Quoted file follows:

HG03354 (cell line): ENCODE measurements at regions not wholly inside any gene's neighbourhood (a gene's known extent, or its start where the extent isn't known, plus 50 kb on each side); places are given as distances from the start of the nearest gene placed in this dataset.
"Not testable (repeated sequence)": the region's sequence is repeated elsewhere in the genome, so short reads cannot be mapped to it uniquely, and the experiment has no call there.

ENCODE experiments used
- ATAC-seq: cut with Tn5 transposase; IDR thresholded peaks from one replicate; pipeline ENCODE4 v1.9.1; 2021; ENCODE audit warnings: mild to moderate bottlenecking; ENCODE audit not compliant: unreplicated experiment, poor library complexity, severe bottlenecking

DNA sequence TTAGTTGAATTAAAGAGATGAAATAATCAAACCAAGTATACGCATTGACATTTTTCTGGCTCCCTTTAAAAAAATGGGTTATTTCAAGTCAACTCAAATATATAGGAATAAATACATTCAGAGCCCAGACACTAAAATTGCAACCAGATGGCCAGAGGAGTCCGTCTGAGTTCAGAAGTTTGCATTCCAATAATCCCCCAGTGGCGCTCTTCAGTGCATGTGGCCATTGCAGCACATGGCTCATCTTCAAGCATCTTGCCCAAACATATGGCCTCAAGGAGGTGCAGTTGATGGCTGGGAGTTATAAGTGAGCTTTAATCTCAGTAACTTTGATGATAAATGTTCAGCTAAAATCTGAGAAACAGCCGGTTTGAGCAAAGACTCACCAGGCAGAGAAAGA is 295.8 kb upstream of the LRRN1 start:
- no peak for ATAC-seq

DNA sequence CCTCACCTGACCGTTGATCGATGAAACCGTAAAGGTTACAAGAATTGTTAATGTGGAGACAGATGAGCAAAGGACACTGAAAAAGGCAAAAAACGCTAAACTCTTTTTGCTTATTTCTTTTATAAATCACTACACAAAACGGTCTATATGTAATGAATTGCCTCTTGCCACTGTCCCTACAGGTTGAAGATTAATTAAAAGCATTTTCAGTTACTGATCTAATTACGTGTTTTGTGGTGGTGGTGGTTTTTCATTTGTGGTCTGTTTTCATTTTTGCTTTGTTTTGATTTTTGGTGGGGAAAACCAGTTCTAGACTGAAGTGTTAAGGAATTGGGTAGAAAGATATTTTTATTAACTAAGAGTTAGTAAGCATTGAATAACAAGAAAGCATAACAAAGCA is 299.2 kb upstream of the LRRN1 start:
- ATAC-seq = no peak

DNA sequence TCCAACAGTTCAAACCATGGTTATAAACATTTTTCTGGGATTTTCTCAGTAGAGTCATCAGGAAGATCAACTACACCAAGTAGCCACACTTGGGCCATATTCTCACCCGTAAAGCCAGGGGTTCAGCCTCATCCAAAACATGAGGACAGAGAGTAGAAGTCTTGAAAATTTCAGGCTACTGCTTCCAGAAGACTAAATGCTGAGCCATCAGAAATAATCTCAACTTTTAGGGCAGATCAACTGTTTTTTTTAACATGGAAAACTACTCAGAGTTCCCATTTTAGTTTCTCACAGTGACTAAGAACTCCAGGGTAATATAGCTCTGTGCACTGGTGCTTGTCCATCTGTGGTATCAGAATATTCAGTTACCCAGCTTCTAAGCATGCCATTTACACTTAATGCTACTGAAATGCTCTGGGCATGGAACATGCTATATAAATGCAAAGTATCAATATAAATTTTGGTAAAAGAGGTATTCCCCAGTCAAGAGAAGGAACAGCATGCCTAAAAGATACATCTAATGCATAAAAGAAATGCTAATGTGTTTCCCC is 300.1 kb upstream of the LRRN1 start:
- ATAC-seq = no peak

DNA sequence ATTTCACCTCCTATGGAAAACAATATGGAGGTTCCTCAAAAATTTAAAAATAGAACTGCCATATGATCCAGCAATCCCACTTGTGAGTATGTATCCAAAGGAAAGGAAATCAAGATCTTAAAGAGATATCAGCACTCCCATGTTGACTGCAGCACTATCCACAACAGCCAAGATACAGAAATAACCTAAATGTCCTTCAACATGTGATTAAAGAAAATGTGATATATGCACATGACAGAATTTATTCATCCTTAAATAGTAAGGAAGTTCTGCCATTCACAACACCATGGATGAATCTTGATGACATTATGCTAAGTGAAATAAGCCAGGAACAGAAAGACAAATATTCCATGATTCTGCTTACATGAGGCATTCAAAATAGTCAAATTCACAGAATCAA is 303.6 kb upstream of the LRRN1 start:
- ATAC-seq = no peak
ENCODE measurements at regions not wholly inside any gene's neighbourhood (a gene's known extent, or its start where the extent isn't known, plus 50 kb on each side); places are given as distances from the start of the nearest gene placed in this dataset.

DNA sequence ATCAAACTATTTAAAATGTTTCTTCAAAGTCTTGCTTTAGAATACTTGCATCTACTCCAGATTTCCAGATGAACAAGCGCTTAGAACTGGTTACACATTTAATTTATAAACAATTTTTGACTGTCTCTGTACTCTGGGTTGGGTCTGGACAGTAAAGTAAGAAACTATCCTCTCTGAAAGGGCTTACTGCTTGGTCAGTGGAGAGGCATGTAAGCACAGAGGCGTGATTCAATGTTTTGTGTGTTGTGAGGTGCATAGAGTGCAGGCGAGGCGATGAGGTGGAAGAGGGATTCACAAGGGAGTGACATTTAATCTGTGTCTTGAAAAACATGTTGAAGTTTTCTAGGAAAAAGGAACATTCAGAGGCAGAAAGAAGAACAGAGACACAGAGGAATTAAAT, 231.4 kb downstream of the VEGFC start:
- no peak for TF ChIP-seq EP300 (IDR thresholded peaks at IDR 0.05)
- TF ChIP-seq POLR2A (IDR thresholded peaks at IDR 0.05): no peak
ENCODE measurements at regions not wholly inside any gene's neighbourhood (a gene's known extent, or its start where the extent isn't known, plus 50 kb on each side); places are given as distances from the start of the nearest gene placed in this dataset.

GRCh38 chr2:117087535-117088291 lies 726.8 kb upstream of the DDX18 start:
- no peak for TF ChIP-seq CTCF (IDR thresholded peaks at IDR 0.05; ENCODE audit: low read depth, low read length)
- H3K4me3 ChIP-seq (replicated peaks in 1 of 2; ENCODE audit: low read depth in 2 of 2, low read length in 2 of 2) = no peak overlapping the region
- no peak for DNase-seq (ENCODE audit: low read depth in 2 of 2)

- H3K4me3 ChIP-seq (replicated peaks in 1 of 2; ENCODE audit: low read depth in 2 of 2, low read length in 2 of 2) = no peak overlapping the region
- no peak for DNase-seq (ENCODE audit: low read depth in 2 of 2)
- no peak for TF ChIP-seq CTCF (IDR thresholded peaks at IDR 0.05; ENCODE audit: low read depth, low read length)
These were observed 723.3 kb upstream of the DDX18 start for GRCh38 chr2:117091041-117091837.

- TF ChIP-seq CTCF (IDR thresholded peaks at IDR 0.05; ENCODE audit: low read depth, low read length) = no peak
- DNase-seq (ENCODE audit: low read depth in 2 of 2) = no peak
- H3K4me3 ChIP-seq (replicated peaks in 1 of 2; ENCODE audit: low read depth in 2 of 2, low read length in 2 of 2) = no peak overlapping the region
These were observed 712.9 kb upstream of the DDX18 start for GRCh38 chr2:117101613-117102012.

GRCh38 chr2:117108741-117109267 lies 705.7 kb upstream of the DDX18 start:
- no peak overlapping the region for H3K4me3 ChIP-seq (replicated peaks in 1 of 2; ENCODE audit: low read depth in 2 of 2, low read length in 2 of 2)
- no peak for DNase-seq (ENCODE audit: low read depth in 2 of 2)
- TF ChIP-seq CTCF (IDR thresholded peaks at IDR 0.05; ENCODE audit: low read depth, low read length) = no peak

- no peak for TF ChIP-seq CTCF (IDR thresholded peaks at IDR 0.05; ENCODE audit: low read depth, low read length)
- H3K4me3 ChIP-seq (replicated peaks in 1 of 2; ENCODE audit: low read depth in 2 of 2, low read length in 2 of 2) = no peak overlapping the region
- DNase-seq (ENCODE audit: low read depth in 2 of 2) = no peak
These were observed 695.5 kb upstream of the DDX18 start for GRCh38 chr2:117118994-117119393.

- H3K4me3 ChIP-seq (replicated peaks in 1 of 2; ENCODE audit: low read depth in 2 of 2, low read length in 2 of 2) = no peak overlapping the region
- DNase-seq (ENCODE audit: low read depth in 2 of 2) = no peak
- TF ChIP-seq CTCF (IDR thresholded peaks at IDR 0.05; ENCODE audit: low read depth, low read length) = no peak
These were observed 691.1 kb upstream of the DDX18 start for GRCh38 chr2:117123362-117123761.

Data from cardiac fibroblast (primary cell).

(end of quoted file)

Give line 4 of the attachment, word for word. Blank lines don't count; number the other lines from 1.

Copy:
- ATAC-seq: cut with Tn5 transposase; IDR thresholded peaks from one replicate; pipeline ENCODE4 v1.9.1; 2021; ENCODE audit warnings: mild to moderate bottlenecking; ENCODE audit not compliant: unreplicated experiment, poor library complexity, severe bottlenecking